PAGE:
How do you know that someone is abusing amphetamine? If you are concerned that someone you love is abusing this stimulant drug, look for these telltale signs and seek help for them immediately. The sooner they are treated, the better off they will be.
People exhibit many physical signs when abusing amphetamine. Because the drug can “increase blood pressure, heart rate, and body temperature and decrease sleep and appetite,” physical symptoms of amphetamine abuse are noticeable and sometimes dangerous (NIDA). Look for these signs according to CESAR if you believe someone you know is abusing amphetamine:
The physical signs of amphetamine use become even more pronounced when the drug is abused. Those who take amphetamine as part of the treatment of ADHD will often exhibit these symptoms, but they will be more intense when the person is abusing the drug.
The NIDA states, “When they are abused, they can lead to malnutrition and its consequences.” This is an important sign of amphetamine abuse which is also one of the reasons why many people abuse the drug; for instance, some abusers of amphetamine want to lose weight and take the drug in order to do so.
Another telltale sign of amphetamine abuse is the development of verbal or motor tics or tremors that the person did not experience before. After a person abuses amphetamine for a while, these small tremors will often become common and the person will likely try to hide them so as to continue hiding their abuse.
Amphetamines, like other stimulant drugs, have some of the strongest behavioral effects when it comes to abuse. According to the ADF, “In high doses, amphetamines can make the user feel extremely nervous, anxious, confused and irritable,” which can sometimes “lead to hostility, aggression and violence.” Some other observable effects are:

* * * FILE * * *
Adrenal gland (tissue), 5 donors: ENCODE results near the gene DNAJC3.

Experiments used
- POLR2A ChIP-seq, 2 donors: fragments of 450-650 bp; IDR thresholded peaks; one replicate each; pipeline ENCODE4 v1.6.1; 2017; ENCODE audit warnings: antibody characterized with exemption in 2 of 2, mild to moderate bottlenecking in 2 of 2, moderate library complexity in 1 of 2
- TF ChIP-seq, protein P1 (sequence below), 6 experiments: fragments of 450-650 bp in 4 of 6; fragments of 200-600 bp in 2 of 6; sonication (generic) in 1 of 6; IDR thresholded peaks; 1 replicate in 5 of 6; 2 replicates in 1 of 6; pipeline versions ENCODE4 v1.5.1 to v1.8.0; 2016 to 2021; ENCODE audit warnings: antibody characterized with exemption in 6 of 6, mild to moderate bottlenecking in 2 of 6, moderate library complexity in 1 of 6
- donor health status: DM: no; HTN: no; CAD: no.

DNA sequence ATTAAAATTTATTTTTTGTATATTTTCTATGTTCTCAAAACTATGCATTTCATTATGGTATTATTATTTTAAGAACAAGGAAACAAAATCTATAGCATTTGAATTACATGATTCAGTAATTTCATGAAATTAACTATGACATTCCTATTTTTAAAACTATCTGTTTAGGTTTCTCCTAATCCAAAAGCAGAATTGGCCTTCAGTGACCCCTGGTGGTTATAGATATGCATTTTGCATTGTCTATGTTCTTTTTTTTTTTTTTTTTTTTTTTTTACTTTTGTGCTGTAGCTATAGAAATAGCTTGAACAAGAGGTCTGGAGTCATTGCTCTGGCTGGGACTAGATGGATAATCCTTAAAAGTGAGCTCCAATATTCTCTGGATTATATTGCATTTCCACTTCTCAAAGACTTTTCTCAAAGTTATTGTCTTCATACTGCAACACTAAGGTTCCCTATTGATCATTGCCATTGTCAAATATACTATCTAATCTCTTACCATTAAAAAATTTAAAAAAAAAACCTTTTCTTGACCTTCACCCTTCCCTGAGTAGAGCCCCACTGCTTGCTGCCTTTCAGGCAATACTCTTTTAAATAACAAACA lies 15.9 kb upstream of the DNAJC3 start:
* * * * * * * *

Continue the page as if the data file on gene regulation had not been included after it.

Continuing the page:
Toxic psychosis occurs after a person has been abusing amphetamine for a long period of time, where a host of psychological and behavioral disorders may develop as a result of the individual’s amphetamine abuse. The longer it goes on, the worse it may get for the individual and the more likely they are to develop this sort of condition.
Amphetamine causes “unrealistic feelings of cleverness, great competence, and power” in those who abuse it, and this feeling becomes sought after by abusers. Many people feel that they can release themselves and their inhibitions when abusing amphetamine, so the person will likely be more free and loose, but not always in a good way.
Amphetamine abusers usually take the drug in a binge-crash cycle. This means that they will take it for several days straight, staying awake and alert and then crashing before doing it all over again. This pattern of use is just another strong, telltale sign of amphetamine abuse.